And of course, audio and comics are very similar in that they’re both highly collaborative. You’re working with talented people to build a world for the listener or the reader – and I couldn’t ask for a better collaborator than Blair Shedd for the Ninth Doctor miniseries. I love his eye for detail and, man, the colours he uses are simple beautiful.
NTC: I spoke to Al Ewing last year about his 11th Doctor title and mentioned that he has the characterisation of Matt Smith down perfectly. He said this was because he’s a big fan of Smith’s work on the show. In that respect are you a big fan of Christopher Eccleston’s Doctor and how easy /hard did you find it to write the 9th Doctor?
CS: I think Christopher Eccleston was a wonderful Doctor. When I co-wrote Night of The Whisper, the 50th Anniversary Ninth Doctor audio, Mark Wright and I went back and watched the 2005 season again. It’s such a solid run of stories and Eccleston hits the mark right from his first appearance. And he runs through the whole gamut of emotions in those 13 stories, doesn’t he?
When it comes to writing the Ninth, he can be quite staccato in some of his speech, and very rude at points. But you have to remember his daft sense of humour – with awful jokes and puns – and a boundless enthusiasm which is tempered by the losses he’s obviously recently suffered. There are points where he tries a little too hard to be the Doctor, you know? And that’s fun to play with.
NTC: What can we expect from the upcoming adventures of the 9th Doctor?
CS: New aliens. Spaceships. Explosions. A floating octopus. Battles. Time weapons. Flirting. And maybe even a dinosaur or two.
NTC: This first run only has a limited number of issues but have you any further plans for Doctor Who comics?
CS: There might be a few bubbling away under the surface, yes. But, you know what they say… spoilers!
NTC: Is there a Doctor Who character that you really want to use in a story but haven’t had the opportunity yet?
CS: Not one, but three. I’d love to write for the Paternoster Gang. That’s a comic spin-off just waiting to be made, isn’t it?
NTC: After your work on the Who-ology with Mark Wright you probably understand more than most about the minefield that is continuity. How does this knowledge affect your writing? Do you spend a lot of time researching to make sure you haven’t contradicted anything?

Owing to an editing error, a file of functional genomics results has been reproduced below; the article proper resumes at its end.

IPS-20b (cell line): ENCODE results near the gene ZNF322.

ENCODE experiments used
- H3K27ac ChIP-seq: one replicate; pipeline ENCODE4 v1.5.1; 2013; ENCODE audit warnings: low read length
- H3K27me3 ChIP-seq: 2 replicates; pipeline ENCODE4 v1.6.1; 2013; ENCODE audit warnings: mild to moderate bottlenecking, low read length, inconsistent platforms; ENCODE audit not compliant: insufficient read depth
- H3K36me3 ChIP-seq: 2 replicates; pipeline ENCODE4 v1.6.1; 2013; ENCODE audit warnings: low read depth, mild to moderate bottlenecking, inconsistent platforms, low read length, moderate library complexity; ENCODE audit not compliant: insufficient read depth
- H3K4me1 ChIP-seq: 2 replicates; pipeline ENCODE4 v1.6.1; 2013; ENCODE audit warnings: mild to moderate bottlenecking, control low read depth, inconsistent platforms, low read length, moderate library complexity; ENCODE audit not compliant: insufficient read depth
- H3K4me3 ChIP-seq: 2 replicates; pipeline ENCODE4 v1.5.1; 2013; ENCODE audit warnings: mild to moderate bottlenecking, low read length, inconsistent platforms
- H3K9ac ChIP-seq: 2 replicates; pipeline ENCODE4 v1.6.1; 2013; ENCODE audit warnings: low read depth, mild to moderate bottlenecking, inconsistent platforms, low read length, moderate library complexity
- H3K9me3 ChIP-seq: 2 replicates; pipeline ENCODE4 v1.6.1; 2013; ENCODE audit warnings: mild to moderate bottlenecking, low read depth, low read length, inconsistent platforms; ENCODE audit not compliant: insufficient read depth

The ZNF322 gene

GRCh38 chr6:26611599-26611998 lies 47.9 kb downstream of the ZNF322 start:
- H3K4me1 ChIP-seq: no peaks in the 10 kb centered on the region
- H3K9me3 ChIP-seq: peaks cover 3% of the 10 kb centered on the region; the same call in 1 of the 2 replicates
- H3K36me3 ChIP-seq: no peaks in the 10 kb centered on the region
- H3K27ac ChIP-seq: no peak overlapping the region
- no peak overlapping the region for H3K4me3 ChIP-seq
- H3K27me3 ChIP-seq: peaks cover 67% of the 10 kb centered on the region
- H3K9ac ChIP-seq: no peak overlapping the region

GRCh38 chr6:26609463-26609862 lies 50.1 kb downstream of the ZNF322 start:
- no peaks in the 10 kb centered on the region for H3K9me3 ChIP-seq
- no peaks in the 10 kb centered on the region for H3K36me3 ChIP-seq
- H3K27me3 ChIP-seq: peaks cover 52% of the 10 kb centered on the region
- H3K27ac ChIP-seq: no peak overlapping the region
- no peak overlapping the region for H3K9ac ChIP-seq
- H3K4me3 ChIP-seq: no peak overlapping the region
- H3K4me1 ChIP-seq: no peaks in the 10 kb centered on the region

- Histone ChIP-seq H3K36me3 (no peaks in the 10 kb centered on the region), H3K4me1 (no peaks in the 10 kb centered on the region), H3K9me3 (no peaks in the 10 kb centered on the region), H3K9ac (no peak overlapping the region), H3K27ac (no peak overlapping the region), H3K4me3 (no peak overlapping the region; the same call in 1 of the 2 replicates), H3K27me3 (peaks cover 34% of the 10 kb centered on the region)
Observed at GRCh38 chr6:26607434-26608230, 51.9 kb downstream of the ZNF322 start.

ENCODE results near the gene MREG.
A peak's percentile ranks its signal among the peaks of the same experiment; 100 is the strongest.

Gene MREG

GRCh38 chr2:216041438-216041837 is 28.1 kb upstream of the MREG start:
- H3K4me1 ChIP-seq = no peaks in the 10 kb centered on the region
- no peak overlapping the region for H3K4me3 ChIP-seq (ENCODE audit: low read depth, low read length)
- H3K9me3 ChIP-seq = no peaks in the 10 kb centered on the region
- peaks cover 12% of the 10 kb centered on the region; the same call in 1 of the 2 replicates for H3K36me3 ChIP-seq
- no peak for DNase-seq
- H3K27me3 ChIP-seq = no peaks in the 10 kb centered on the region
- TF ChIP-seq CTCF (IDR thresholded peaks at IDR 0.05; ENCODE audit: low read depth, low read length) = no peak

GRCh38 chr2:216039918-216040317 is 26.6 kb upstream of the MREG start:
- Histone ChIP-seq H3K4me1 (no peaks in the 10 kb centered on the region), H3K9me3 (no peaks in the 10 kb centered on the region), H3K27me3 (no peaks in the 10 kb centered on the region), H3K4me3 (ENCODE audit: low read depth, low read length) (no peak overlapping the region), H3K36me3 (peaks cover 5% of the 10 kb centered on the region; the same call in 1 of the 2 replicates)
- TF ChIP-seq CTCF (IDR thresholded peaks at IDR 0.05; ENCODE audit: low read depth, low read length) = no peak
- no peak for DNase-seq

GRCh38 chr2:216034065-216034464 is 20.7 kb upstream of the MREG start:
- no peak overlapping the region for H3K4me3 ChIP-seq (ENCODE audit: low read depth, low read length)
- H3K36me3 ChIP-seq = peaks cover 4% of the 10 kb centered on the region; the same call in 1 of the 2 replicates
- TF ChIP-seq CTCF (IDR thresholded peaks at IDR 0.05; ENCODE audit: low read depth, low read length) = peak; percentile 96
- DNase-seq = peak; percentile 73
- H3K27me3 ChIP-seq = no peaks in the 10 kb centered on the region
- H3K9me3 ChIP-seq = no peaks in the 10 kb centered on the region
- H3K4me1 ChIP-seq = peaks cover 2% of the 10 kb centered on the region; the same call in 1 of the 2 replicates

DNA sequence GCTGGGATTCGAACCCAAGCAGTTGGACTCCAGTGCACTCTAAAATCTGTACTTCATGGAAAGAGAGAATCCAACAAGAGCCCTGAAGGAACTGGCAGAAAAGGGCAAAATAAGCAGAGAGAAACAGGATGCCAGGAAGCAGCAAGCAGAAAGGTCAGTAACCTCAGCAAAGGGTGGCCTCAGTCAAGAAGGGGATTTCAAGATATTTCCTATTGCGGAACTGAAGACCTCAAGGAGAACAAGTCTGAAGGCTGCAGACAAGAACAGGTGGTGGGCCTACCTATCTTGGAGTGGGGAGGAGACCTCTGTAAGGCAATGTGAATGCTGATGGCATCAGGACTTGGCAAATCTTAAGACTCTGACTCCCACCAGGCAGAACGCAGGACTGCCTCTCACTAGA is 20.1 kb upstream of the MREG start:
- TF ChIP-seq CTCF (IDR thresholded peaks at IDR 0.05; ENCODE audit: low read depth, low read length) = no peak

CS: Yes, I try to make sure I haven’t contradicted anything too major, or, if I have, there’s at least an explanation of how it works!
NTC: I can’t possibly pass up this opportunity to ask about Blakes 7. You and Mark Wright wrote the first Big Finish Blakes 7 novel and now you’re the producer for the audio series. Were you a big fan of Blakes 7 before this and did you suggest the franchise to Big Finish or did they come to you with the idea?
CS: They came to us. We received an email from Xanna Eve Chown, the editor of the books asking ‘do you know Blake’s 7 at all?’ We both bit her arm off and the result was The Forgotten, which in turn led to the audios and ultimately being asked to take over producing from David Richardson. We’re just finishing off our second series of full-cast audio dramas with Avon, Vila, Cally and Tarrant and having a blast!
NTC: And finally, our house question. Who is your favourite Teenage Mutant Ninja Turtle and why?
CS: Raph, because he’s the most sarcastic. And I like red.
I would like to thank Cavan Scott for taking the time to answer our questions and for further information about what he’s up to, check out his web site here.
Also, a note to Titan Comics, I know at least one person who’d read ‘The Paternoster Gang’ spin-off title and it would appear you already have a writer ready and waiting…
Doctor Who: The Ninth Doctor #1 is released on March 11 from Titan Comics.